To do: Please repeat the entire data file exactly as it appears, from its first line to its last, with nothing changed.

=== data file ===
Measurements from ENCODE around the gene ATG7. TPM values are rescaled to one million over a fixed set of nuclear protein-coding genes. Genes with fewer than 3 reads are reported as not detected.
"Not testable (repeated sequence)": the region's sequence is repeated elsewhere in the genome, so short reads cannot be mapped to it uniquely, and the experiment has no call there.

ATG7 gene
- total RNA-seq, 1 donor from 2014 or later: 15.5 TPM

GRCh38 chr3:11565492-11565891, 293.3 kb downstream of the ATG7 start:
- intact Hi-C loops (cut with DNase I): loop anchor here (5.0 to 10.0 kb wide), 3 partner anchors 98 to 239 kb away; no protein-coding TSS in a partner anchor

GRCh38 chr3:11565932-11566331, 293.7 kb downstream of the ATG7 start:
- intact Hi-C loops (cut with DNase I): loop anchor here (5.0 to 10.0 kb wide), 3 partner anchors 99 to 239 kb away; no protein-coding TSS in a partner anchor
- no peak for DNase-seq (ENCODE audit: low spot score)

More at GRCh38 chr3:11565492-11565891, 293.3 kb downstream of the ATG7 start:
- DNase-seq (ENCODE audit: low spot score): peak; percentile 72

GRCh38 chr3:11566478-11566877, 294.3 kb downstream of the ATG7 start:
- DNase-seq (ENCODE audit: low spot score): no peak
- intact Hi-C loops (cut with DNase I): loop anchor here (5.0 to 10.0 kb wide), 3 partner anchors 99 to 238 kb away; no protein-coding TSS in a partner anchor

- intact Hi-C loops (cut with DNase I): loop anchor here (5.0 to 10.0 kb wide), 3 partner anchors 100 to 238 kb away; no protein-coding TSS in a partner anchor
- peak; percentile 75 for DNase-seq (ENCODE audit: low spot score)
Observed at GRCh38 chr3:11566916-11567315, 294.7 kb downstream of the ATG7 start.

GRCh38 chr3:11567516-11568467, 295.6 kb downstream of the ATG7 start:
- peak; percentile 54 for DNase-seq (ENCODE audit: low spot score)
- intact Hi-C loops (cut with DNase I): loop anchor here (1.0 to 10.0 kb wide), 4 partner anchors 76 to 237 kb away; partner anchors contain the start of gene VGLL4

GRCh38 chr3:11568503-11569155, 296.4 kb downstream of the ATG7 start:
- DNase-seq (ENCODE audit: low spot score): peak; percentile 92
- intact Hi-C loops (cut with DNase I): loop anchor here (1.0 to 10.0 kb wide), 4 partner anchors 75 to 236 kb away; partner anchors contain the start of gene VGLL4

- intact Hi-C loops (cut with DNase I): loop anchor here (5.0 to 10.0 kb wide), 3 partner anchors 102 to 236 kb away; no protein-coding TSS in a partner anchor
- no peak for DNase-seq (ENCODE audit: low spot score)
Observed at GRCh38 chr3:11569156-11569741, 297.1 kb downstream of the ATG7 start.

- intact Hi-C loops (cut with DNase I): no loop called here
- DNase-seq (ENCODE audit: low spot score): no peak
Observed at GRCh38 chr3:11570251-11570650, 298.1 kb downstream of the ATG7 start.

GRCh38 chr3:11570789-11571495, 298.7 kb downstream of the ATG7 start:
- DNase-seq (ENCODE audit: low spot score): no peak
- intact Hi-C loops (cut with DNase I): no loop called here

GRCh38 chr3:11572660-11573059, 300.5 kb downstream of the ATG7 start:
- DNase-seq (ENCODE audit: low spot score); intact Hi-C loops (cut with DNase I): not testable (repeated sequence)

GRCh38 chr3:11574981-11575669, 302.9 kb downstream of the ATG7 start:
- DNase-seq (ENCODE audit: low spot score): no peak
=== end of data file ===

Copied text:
Measurements from ENCODE around the gene ATG7. TPM values are rescaled to one million over a fixed set of nuclear protein-coding genes. Genes with fewer than 3 reads are reported as not detected.
"Not testable (repeated sequence)": the region's sequence is repeated elsewhere in the genome, so short reads cannot be mapped to it uniquely, and the experiment has no call there.

ATG7 gene
- total RNA-seq, 1 donor from 2014 or later: 15.5 TPM

GRCh38 chr3:11565492-11565891, 293.3 kb downstream of the ATG7 start:
- intact Hi-C loops (cut with DNase I): loop anchor here (5.0 to 10.0 kb wide), 3 partner anchors 98 to 239 kb away; no protein-coding TSS in a partner anchor

GRCh38 chr3:11565932-11566331, 293.7 kb downstream of the ATG7 start:
- intact Hi-C loops (cut with DNase I): loop anchor here (5.0 to 10.0 kb wide), 3 partner anchors 99 to 239 kb away; no protein-coding TSS in a partner anchor
- no peak for DNase-seq (ENCODE audit: low spot score)

More at GRCh38 chr3:11565492-11565891, 293.3 kb downstream of the ATG7 start:
- DNase-seq (ENCODE audit: low spot score): peak; percentile 72

GRCh38 chr3:11566478-11566877, 294.3 kb downstream of the ATG7 start:
- DNase-seq (ENCODE audit: low spot score): no peak
- intact Hi-C loops (cut with DNase I): loop anchor here (5.0 to 10.0 kb wide), 3 partner anchors 99 to 238 kb away; no protein-coding TSS in a partner anchor

- intact Hi-C loops (cut with DNase I): loop anchor here (5.0 to 10.0 kb wide), 3 partner anchors 100 to 238 kb away; no protein-coding TSS in a partner anchor
- peak; percentile 75 for DNase-seq (ENCODE audit: low spot score)
Observed at GRCh38 chr3:11566916-11567315, 294.7 kb downstream of the ATG7 start.

GRCh38 chr3:11567516-11568467, 295.6 kb downstream of the ATG7 start:
- peak; percentile 54 for DNase-seq (ENCODE audit: low spot score)
- intact Hi-C loops (cut with DNase I): loop anchor here (1.0 to 10.0 kb wide), 4 partner anchors 76 to 237 kb away; partner anchors contain the start of gene VGLL4

GRCh38 chr3:11568503-11569155, 296.4 kb downstream of the ATG7 start:
- DNase-seq (ENCODE audit: low spot score): peak; percentile 92
- intact Hi-C loops (cut with DNase I): loop anchor here (1.0 to 10.0 kb wide), 4 partner anchors 75 to 236 kb away; partner anchors contain the start of gene VGLL4

- intact Hi-C loops (cut with DNase I): loop anchor here (5.0 to 10.0 kb wide), 3 partner anchors 102 to 236 kb away; no protein-coding TSS in a partner anchor
- no peak for DNase-seq (ENCODE audit: low spot score)
Observed at GRCh38 chr3:11569156-11569741, 297.1 kb downstream of the ATG7 start.

- intact Hi-C loops (cut with DNase I): no loop called here
- DNase-seq (ENCODE audit: low spot score): no peak
Observed at GRCh38 chr3:11570251-11570650, 298.1 kb downstream of the ATG7 start.

GRCh38 chr3:11570789-11571495, 298.7 kb downstream of the ATG7 start:
- DNase-seq (ENCODE audit: low spot score): no peak
- intact Hi-C loops (cut with DNase I): no loop called here

GRCh38 chr3:11572660-11573059, 300.5 kb downstream of the ATG7 start:
- DNase-seq (ENCODE audit: low spot score); intact Hi-C loops (cut with DNase I): not testable (repeated sequence)

GRCh38 chr3:11574981-11575669, 302.9 kb downstream of the ATG7 start:
- DNase-seq (ENCODE audit: low spot score): no peak